Our Technique

The ATLAS Orthogonist (or thog' ah nist) is a doctor in the field of Chiropractic, with training in the structure, function and bio-mechanics of the upper cervical spine. The Atlas Orthogonist is a fully accredited, licensed Doctor of Chiropractic. He or she has undergone a minimum of two to four years of undergraduate studies, followed by four or more years of intense training in such subjects as: Anatomy, Physiology, Radiology and many others. To further differentiate themselves from other Chiropractors, the Atlas Orthogonist concentrates his Post Graduate studies on the cervical spine, including the methodology of detailed x-ray analysis of the upper cervical region and translation of this pictorial data into measurable angles of adjustment. Specifically, an AOC practitioner does an x-ray evaluation of the orientation of the upper cervicals and then uses reproducible vector mechanics to determine the angle of orientation of the stylus on the AOC table (specially formulated table for this technique). This special table has a magnetically activated impact on one end of the stylus that transfers to the end in contact with the skin surface. The force generated on the skin is as little as 3 pounds. The movement of the atlas bone has been verified on cineradiographic studies.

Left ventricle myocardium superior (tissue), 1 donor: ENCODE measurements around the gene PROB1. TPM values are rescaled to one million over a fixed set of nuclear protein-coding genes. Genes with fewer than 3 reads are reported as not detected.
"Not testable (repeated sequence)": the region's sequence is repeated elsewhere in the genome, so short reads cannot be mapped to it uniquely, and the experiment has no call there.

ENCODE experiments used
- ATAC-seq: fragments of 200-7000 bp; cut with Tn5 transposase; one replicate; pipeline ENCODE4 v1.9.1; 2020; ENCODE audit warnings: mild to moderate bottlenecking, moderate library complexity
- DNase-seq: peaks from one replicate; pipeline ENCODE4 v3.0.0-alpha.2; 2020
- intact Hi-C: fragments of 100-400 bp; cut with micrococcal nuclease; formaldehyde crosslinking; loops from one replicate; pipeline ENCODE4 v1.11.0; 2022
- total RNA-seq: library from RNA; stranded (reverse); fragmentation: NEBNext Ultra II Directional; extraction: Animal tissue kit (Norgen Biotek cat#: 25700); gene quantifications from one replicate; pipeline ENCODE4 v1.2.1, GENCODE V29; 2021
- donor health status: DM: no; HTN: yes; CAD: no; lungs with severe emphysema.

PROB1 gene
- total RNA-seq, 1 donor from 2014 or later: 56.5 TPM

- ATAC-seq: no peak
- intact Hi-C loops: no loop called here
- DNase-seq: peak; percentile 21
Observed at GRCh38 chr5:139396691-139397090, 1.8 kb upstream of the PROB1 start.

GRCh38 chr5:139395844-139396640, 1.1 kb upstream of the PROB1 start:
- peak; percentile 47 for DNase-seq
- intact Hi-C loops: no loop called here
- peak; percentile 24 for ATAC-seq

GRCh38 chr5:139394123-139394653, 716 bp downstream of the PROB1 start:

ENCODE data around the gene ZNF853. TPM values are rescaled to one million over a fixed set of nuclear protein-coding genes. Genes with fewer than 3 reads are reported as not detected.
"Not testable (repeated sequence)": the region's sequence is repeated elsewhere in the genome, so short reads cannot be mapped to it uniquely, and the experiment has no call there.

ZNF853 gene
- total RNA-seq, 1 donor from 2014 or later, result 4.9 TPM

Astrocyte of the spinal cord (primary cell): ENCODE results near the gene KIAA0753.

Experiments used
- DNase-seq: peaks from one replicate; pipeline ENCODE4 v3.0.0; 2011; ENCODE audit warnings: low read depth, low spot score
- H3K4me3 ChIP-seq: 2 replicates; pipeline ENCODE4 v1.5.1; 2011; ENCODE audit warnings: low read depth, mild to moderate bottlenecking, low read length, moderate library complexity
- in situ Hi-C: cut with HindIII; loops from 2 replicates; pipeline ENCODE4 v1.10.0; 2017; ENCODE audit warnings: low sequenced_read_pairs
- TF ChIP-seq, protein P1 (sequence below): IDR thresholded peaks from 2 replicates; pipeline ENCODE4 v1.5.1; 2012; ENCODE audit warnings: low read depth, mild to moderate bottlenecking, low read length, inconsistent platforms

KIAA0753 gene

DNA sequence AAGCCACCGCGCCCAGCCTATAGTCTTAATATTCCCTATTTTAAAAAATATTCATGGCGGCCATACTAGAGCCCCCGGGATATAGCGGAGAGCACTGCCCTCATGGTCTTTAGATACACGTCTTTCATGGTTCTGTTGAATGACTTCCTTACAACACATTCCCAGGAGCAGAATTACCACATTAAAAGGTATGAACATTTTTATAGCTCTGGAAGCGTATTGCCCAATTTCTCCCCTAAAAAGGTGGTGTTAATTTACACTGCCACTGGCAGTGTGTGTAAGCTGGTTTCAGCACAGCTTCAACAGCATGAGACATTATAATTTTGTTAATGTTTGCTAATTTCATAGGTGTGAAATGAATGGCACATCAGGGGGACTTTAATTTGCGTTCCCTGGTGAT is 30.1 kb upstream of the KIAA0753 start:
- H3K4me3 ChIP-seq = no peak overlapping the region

Healing Times

We are often asked, "How long will it take to get better?"  The answer always   varies with the individual and the injury but here are some guidelines:

  •   Acute Inflammation 3 to 4 days
  •  Tissue Repair:  2 days to 6 weeks  
  • Tissue Remodeling:  3 weeks to 1 year  
  • Angiogenesis (new blood vessel formation necessary for full healing): Months
  • Ligament Healing:  50% in 6 months, 80% in 1 year  
  • Muscle or Tendon Healing:  10 days to 10 weeks
  • Proprioceptive Adaptation:  8+ weeks


By using a table with an exact measuring device, the following benefits may occur:


  • Speeds unattainable by voluntary muscular contraction are produced efficiently
  • An instrument may remove some human variables that exist in hand contacts and thrust variation
  • The correction occurs within the normal range of motion of the vertebra, and thus differs from manipulation which, by definition, takes the joint slightly beyond the end range of motion.